New York Yankees manager Joe Girardi, left, protests to home plate umpire and crew chief Dana DeMuth that Houston Astros shortstop Carlos Correa stayed from the base path and onto the field while running out an infield grounder and blocking Dellin Betance
Kathy Willens
April 06, 2016

NEW YORK (AP) The New York Yankees decided not to file a protest with Major League Baseball over the disputed call that led to Tuesday's season-opening loss to Houston.

With the score tied in the eighth inning, Carlos Correa reached on a dribbler that New York reliever Dellin Betances threw over first baseman Mark Teixeira as Jose Altuve scored the go-ahead run from second. Girardi argued with plate umpire Dana DeMuth that Correa should have been called out for running in fair territory.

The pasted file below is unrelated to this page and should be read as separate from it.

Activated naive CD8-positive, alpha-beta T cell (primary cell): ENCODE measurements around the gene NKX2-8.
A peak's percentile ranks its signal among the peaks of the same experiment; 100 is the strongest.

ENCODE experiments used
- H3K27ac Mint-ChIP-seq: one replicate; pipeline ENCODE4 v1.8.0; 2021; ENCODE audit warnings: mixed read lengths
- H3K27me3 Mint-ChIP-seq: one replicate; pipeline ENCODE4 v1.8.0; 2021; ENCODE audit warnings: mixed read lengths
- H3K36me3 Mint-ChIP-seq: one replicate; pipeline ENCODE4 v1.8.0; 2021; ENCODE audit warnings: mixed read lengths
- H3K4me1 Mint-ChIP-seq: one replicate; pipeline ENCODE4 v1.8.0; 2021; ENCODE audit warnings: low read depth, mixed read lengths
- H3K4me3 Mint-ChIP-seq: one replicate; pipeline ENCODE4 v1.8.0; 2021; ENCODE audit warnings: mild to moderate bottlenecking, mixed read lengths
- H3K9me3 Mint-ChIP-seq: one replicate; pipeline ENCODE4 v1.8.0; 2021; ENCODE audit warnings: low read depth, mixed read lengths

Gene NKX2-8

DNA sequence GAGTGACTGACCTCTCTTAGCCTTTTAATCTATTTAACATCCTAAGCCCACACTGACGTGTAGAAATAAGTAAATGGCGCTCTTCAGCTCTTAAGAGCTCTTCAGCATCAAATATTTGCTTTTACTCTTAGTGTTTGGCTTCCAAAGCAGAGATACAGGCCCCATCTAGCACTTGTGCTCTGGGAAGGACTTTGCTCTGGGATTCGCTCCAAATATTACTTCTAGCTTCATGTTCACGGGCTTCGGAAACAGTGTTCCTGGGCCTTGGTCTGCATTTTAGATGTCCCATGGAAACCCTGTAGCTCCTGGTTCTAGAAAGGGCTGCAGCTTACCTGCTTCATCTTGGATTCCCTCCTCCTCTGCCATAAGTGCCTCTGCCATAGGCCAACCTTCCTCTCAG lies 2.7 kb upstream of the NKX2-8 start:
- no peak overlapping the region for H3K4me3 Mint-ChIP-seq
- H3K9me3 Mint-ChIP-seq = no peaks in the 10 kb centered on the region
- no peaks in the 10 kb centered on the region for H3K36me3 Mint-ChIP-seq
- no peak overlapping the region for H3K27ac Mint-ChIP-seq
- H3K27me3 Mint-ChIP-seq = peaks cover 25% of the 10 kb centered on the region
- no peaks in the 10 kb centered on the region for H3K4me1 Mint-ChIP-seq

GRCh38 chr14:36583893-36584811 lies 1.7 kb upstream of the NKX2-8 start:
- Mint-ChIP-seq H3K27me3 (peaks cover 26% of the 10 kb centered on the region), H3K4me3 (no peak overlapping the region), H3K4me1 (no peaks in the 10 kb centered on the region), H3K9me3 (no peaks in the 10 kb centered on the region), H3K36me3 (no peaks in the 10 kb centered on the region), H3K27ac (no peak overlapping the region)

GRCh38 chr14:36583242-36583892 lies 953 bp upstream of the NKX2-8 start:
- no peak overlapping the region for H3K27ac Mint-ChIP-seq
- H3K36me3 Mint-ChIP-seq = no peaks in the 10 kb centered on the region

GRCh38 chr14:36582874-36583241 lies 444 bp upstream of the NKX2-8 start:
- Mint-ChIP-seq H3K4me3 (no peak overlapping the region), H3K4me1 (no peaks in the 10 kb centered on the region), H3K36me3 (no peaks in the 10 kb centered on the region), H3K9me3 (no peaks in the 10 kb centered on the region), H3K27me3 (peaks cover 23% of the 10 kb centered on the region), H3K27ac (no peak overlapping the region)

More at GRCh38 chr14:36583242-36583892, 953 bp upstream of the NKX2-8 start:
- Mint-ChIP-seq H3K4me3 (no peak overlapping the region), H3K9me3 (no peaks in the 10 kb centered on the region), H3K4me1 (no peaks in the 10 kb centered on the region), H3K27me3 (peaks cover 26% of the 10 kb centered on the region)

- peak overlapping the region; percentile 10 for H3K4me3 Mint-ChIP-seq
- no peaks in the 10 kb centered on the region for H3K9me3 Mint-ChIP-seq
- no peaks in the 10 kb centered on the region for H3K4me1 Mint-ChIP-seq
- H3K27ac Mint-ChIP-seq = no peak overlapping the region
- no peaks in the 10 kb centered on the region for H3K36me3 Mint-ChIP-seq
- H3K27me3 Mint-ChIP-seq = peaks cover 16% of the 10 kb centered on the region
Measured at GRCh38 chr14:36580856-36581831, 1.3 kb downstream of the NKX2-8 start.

After the umpires conferred, the safe call was upheld and Girardi played the remainder of the game under protest. DeMuth signaled the protest to the press box, and New York lost 5-3.

But on Wednesday, Girardi said the Yankees chose not to file a protest with MLB.

''Our feeling was that the rules stated that it's in the umpire's judgment if the first baseman can catch it,'' he said. ''I'm not crazy about the rule because I still think if the guy's running where he's running, Correa, it impedes the pitcher from throwing.

''So your only recourse is really to throw it and hit him in the back. And you know, maybe it's something that we have to think about in spring training working on, that you put a dummy out there and if he's in the path and on the grass, you've got to throw it and hit him, because if you try to do what Dellin did, it usually leads to what happened.''

After the game on Tuesday, DeMuth said Betances' toss was so high that in his judgment it was just a bad throw.

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